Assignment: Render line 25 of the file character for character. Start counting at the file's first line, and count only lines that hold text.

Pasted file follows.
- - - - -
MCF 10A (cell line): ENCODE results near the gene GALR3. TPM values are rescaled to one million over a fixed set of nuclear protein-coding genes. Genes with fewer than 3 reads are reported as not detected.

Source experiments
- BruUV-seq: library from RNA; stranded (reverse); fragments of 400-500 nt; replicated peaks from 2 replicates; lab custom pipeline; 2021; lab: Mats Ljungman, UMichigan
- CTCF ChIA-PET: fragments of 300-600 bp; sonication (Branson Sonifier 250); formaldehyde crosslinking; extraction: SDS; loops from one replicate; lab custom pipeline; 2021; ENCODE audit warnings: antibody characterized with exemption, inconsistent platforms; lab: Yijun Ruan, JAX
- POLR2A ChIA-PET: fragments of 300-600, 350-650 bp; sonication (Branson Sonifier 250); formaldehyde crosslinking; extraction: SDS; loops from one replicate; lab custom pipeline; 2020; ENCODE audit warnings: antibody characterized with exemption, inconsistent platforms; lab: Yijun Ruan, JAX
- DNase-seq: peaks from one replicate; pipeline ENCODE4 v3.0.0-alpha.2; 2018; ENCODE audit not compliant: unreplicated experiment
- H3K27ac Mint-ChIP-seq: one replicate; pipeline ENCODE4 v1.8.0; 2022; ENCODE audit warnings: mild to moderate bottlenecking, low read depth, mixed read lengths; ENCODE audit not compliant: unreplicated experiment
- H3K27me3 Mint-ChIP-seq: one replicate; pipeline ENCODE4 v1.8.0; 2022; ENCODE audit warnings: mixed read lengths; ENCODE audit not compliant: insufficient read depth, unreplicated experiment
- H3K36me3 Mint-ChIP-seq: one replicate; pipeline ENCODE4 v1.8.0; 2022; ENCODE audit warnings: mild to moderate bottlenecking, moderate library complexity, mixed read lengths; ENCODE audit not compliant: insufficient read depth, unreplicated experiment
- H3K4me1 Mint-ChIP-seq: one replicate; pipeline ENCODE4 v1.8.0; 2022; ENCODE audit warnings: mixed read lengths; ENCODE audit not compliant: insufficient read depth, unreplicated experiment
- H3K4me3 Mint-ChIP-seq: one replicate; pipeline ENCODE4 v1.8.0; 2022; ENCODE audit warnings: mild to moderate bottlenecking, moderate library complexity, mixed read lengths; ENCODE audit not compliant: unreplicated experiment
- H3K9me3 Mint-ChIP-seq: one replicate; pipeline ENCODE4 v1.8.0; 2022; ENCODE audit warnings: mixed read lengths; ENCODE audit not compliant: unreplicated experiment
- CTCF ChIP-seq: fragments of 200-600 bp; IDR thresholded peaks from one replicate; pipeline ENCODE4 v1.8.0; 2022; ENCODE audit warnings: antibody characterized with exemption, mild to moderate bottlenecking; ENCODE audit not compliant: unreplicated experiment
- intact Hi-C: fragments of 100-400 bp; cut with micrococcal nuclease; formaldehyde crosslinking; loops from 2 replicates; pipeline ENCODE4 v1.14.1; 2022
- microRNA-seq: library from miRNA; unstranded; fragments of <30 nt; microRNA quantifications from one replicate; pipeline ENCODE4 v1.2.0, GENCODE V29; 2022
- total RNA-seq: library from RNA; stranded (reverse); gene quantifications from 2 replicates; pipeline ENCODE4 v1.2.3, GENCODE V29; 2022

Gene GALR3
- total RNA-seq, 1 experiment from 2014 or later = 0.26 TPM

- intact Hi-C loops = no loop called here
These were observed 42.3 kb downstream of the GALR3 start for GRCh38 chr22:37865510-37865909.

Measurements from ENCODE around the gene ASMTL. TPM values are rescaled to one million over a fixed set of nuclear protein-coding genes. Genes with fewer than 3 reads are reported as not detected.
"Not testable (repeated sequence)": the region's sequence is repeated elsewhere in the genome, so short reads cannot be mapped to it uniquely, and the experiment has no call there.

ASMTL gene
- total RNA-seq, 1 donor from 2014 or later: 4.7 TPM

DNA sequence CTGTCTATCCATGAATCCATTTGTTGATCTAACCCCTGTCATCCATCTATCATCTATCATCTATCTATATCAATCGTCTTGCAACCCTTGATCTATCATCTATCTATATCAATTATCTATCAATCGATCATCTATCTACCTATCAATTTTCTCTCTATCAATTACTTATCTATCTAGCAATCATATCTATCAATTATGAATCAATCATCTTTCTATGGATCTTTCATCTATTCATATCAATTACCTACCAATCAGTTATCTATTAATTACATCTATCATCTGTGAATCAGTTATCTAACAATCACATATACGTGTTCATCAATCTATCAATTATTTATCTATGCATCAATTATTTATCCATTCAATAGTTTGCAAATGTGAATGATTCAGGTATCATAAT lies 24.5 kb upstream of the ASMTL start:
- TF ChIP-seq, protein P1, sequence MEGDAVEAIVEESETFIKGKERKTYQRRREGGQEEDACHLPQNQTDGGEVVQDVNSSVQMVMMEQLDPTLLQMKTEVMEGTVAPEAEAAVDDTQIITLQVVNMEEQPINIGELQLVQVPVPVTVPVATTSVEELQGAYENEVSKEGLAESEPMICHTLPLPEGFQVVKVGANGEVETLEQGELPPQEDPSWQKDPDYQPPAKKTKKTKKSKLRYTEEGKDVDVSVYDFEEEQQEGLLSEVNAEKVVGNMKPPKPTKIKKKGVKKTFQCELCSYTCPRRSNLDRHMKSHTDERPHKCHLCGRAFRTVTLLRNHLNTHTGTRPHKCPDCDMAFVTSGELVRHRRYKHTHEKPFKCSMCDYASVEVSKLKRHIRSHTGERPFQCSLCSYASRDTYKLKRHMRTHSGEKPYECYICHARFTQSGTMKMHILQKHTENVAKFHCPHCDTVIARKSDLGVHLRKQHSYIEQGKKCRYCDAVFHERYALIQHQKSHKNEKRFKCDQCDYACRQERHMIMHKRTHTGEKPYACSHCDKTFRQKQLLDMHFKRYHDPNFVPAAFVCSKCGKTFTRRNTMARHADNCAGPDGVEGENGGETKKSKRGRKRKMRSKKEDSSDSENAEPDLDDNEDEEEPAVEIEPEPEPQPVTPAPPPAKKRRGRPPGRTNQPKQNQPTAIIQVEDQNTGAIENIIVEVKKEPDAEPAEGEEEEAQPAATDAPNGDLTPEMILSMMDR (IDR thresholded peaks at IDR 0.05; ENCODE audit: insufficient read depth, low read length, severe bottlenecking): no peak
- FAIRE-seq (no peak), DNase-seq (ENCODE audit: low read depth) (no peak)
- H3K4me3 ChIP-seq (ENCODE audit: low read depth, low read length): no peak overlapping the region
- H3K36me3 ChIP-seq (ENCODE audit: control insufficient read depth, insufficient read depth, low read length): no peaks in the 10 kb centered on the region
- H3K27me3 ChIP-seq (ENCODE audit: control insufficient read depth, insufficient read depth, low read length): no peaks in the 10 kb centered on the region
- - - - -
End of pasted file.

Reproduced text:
DNA sequence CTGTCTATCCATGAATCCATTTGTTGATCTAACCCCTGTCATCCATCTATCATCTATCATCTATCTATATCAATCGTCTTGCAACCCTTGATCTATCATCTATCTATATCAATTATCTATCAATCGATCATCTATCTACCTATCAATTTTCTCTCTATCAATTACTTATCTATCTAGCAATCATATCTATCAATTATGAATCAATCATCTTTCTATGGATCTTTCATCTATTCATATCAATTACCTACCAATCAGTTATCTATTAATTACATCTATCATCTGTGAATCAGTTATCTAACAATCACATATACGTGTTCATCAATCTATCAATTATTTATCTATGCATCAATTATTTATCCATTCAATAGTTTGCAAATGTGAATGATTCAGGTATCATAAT lies 24.5 kb upstream of the ASMTL start: